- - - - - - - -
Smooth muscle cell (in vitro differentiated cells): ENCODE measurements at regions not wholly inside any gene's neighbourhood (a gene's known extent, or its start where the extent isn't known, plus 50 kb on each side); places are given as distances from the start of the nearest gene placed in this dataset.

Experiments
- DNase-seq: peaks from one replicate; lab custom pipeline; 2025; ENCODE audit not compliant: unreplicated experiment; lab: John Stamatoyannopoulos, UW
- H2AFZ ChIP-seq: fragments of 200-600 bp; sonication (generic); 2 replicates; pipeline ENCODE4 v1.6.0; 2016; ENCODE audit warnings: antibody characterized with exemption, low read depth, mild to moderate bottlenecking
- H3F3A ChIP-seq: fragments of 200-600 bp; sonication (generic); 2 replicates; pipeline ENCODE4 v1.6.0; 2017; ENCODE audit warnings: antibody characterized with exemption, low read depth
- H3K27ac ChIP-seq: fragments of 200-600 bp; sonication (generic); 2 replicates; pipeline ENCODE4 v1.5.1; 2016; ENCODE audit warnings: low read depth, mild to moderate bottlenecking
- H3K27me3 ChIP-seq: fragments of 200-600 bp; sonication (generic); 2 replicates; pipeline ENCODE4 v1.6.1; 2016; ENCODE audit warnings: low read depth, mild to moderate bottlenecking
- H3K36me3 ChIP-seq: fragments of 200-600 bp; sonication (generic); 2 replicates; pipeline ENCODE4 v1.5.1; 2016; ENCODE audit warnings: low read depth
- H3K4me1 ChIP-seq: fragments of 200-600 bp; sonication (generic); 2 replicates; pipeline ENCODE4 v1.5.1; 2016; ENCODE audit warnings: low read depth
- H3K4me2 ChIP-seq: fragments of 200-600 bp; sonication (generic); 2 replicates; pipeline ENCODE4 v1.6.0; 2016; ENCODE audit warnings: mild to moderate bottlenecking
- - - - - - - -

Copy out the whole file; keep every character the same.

Smooth muscle cell (in vitro differentiated cells): ENCODE measurements at regions not wholly inside any gene's neighbourhood (a gene's known extent, or its start where the extent isn't known, plus 50 kb on each side); places are given as distances from the start of the nearest gene placed in this dataset.

Experiments
- DNase-seq: peaks from one replicate; lab custom pipeline; 2025; ENCODE audit not compliant: unreplicated experiment; lab: John Stamatoyannopoulos, UW
- H2AFZ ChIP-seq: fragments of 200-600 bp; sonication (generic); 2 replicates; pipeline ENCODE4 v1.6.0; 2016; ENCODE audit warnings: antibody characterized with exemption, low read depth, mild to moderate bottlenecking
- H3F3A ChIP-seq: fragments of 200-600 bp; sonication (generic); 2 replicates; pipeline ENCODE4 v1.6.0; 2017; ENCODE audit warnings: antibody characterized with exemption, low read depth
- H3K27ac ChIP-seq: fragments of 200-600 bp; sonication (generic); 2 replicates; pipeline ENCODE4 v1.5.1; 2016; ENCODE audit warnings: low read depth, mild to moderate bottlenecking
- H3K27me3 ChIP-seq: fragments of 200-600 bp; sonication (generic); 2 replicates; pipeline ENCODE4 v1.6.1; 2016; ENCODE audit warnings: low read depth, mild to moderate bottlenecking
- H3K36me3 ChIP-seq: fragments of 200-600 bp; sonication (generic); 2 replicates; pipeline ENCODE4 v1.5.1; 2016; ENCODE audit warnings: low read depth
- H3K4me1 ChIP-seq: fragments of 200-600 bp; sonication (generic); 2 replicates; pipeline ENCODE4 v1.5.1; 2016; ENCODE audit warnings: low read depth
- H3K4me2 ChIP-seq: fragments of 200-600 bp; sonication (generic); 2 replicates; pipeline ENCODE4 v1.6.0; 2016; ENCODE audit warnings: mild to moderate bottlenecking